August 15th marks the 68th anniversary of Japan's surrender in World War Two. It's also the day when Japanese honor their war dead at the Yasukuni Shrine in Tokyo. Yasukuni is controversial because it also commemorates fifteen men convicted for war crimes. So, paying respects at the shrine angers many in Japan and abroad, because they view the shrine as a memorial to Japanese militarism. This year, many notables, including members of the Japanese government, stayed away from Yasukuni. Japan's public broadcaster, NHK, reported from the shrine.
Many Japanese observe this rite year after year. They head to Yasukuni shrine which honors the war dead. They stop and pray for those who died for Japan.
Shrine visitor 1:
I'd like to come here as long as I live and pray that my father's soul is in peace.
Shrine visitor 2:
My father died in the war. I come here to feel close to him, even at my age.
This shinto shrine was constructed in the late 1800s to honor those who sacrificed their lives in the process of building Japan. The shrine commemorates two and a half million people. In the 1970s, officials here decided to enshrine wartime military and political leaders. Some have been convicted of war crime by the international military tribunal after World War Two. A number of Japanese lawmakers visit every year on this day. About one hundred came today, including members of the cabinet.
Yoshitaka Shindo, Japanese Official:
I came here today to pay my respects to those who devoted themselves to protect the country and their loved ones.
Chinese and South Korean leaders have criticized their Japanese counterparts for going to the shrine. Four South Korean lawmakers tried to get in to protest in person, but police blocked them to prevent trouble. Japanese Prime Minister Shinzo Abe said other members of his cabinet were free to visit on the anniversary. He chose not to go. He says he will not disclose whether he will visit the shrine in the future, noting that it could cause diplomatic difficulties.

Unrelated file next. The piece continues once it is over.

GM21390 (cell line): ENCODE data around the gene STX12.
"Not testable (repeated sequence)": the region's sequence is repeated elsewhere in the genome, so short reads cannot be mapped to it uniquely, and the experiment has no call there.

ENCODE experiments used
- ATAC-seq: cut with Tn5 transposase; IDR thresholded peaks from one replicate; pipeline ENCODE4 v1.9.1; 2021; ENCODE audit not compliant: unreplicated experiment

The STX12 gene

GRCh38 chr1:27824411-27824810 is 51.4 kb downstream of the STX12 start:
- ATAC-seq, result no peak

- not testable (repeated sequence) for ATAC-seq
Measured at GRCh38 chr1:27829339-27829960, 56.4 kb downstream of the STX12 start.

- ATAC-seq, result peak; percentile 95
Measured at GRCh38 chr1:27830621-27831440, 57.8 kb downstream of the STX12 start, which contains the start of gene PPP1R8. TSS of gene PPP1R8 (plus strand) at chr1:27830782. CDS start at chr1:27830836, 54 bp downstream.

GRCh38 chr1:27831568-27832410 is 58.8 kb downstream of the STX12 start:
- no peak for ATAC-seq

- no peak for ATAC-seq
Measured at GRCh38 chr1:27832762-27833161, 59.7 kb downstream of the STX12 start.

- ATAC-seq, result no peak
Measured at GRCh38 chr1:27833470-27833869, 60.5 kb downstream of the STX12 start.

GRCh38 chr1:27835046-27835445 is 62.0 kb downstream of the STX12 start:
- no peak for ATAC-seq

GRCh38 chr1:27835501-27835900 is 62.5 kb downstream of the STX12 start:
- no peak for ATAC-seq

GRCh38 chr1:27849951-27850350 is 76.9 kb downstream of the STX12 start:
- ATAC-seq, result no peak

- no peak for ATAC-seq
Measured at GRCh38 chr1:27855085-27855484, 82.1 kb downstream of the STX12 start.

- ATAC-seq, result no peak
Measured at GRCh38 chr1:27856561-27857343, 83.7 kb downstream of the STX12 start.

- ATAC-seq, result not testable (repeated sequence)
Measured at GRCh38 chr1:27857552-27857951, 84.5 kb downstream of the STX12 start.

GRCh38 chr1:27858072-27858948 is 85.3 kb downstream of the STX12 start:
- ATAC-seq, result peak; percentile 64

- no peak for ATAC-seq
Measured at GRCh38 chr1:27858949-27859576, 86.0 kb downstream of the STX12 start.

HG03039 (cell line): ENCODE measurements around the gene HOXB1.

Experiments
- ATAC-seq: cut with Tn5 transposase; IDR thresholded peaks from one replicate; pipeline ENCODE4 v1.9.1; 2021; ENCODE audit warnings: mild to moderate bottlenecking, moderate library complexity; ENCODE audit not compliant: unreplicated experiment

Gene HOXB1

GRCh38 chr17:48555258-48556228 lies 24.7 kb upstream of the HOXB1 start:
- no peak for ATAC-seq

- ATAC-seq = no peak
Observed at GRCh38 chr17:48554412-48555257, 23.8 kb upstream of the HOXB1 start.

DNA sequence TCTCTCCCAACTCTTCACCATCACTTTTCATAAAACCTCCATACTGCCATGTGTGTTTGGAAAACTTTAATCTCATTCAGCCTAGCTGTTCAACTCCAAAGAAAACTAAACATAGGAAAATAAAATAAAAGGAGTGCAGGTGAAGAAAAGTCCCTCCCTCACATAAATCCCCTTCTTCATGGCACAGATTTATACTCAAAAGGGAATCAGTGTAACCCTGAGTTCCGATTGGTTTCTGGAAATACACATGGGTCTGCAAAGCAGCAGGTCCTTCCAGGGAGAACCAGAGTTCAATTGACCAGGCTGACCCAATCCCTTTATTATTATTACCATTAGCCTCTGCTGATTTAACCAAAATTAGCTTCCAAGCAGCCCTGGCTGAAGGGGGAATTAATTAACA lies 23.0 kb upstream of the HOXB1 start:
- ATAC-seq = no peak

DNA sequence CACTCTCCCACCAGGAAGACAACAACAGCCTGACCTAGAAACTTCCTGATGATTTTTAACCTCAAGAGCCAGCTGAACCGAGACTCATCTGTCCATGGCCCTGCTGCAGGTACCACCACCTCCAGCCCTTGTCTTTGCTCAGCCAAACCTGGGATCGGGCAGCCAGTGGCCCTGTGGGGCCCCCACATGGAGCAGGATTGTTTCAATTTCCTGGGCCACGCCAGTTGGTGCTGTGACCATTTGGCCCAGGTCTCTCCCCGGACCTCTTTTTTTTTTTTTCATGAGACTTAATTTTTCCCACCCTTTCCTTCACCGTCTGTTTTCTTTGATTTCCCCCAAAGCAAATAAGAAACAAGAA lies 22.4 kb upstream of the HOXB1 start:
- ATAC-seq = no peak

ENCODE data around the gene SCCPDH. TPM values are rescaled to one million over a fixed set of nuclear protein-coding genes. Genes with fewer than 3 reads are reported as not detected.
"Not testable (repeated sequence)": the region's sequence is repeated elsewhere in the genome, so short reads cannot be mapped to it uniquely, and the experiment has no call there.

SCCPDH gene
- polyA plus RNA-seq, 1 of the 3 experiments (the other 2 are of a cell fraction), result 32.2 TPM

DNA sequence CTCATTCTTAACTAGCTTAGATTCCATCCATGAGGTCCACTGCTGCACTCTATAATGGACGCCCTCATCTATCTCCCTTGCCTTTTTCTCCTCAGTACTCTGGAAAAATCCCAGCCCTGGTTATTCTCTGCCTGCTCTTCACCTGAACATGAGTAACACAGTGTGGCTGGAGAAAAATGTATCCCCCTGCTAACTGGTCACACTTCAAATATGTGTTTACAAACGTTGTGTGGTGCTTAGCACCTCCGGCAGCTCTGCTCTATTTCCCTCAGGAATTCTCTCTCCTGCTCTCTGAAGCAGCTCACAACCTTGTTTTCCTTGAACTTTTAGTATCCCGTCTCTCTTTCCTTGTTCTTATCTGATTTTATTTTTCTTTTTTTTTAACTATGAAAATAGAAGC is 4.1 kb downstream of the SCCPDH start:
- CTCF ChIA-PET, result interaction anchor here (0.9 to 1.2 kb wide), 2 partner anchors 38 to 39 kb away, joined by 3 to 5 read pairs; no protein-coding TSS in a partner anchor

I first heard Falu at a concert in a yoga studio, about 6 years ago. There was a buzz about her then, but her presentation was quite different. Falguni Shah (Falu) seemed bird-like, fragile and shy although her voice was strong and assured. Over time, I was sent a CD and I kept track of her in an oblique way, as her various publicists kept me informed. Everyone knew she was talented, but I personally never felt that the package was quite right. Now, with the release of the independently produced Foras Road, I think she has found a production sound that fits her artistic explorations, and is the right setting for her fine voice. Kudos to producer and bass player Danny Blume for that.
Not that Falu hasn't had her triumphs in the intervening years; she has done her share of high-profile gigs playing with her band for the Dalai Lama, President Obama and Indian Prime Minister Manmohan Singh. She has collaborated with the likes of A.R, Rahman and Yo-Yo Ma. She emerges now as a sleek, confident performer with a devoted following both within and outside of the Indian community.
Her sound, as you will hear, is a mix of different worlds. In this song "Ghumar," for example, a Dhol drum pounds out a bhangra beat, while a Givson (no that's not a misprint, it's not a Gibson) mandolin provides the textural ear candy as Falu's sinuous voice hovers and dips through complex, compelling melodies. The lady has chops, for sure, honed by a lifetime of rigorous study with various Indian vocal gurus.
The Highline Ballroom was packed, and this video was taken from the balcony, so I was thankful for the zoom on my camcorder. And besides "Ghumar" there were several real standouts from the show as well; "Savan" was a deeply sensuous song of longing accompanied by the versatile Mark Tewarson on dobro, injecting a languid, country blues feel. In "Eastbound," Falu utilized the taan technique, a kind of scatting, in a rapid-fire exchange with the tablas of Deep Singh. For "Bahaar" Falu brought out an actual string quartet to perform on stage with her, and it worked beautifully. The band itself was tight and spirited, rounded out by the excellent David Sharma on kit drums, Soumya Chatterjee on violin, and Gaurav Shah on harmonium and vocals.
I had invited my niece Rachel to the concert, whose ears are quite open, but whose contact with Indian vocal music has been minimal. On the way home she asked me "Why is it that when we hear a voice singing, we feel such a direct physical and emotional connection?" While the answer to this question may seem axiomatic, the fact that she raised this issue speaks volumes about the caliber of Falu's performance.
The performance at the Highline was co-sponsored by the Indo-American Arts Council, a not-for-profit 501(c)3 arts organization whose mission is to showcase and build an awareness for performing, visual and literary arts from/of/about the Indian subcontinent.
For more information about Foras Road the CD, and Falu, visit: falumusic.com
For more information about the Indo-American Arts Council visit: iaac.us
For more of Michal's world music videos visit inter-muse.com.